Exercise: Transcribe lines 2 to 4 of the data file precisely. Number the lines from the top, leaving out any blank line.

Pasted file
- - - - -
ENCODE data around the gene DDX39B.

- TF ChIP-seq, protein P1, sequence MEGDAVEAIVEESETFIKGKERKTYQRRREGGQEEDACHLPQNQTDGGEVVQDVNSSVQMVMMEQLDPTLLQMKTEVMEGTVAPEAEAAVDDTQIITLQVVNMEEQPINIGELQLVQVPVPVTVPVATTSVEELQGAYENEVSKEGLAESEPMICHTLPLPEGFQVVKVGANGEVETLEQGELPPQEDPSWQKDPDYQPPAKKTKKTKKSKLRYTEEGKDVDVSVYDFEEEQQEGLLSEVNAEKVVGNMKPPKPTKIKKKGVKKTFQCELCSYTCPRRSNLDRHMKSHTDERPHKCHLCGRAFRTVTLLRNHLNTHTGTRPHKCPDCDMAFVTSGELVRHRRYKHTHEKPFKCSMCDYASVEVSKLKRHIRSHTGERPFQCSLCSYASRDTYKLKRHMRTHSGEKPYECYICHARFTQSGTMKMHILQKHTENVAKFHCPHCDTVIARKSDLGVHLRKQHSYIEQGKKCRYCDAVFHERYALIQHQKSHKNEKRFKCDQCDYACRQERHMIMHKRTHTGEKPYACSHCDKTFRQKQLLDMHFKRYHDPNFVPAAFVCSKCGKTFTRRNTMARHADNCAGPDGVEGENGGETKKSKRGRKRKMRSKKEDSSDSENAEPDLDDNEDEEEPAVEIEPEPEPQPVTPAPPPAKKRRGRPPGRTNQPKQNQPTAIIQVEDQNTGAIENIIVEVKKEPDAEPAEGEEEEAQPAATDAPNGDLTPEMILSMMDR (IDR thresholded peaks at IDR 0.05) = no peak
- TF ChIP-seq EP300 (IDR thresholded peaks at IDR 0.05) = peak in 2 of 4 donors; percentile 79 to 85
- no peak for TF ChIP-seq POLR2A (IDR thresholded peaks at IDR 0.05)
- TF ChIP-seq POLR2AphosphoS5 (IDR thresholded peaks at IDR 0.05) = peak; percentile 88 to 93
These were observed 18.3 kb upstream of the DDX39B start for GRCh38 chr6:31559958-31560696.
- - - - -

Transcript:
- TF ChIP-seq, protein P1, sequence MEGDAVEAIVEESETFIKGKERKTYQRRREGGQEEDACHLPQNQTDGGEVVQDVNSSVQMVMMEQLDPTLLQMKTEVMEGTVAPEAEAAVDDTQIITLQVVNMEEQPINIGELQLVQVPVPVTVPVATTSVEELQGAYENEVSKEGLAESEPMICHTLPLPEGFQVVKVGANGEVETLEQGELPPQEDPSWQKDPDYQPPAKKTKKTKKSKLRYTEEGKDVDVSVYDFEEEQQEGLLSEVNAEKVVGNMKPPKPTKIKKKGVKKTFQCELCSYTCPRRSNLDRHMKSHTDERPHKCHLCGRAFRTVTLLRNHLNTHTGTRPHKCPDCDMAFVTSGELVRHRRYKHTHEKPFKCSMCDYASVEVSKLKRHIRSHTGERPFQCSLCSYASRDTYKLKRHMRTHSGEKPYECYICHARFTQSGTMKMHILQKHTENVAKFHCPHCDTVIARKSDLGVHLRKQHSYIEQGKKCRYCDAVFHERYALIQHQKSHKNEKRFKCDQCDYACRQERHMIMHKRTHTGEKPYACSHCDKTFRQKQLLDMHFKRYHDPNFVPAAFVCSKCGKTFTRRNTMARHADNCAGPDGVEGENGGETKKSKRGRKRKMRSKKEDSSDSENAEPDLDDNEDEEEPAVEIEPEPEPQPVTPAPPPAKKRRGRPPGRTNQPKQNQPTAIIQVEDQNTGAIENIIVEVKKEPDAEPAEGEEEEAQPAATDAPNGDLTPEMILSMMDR (IDR thresholded peaks at IDR 0.05) = no peak
- TF ChIP-seq EP300 (IDR thresholded peaks at IDR 0.05) = peak in 2 of 4 donors; percentile 79 to 85
- no peak for TF ChIP-seq POLR2A (IDR thresholded peaks at IDR 0.05)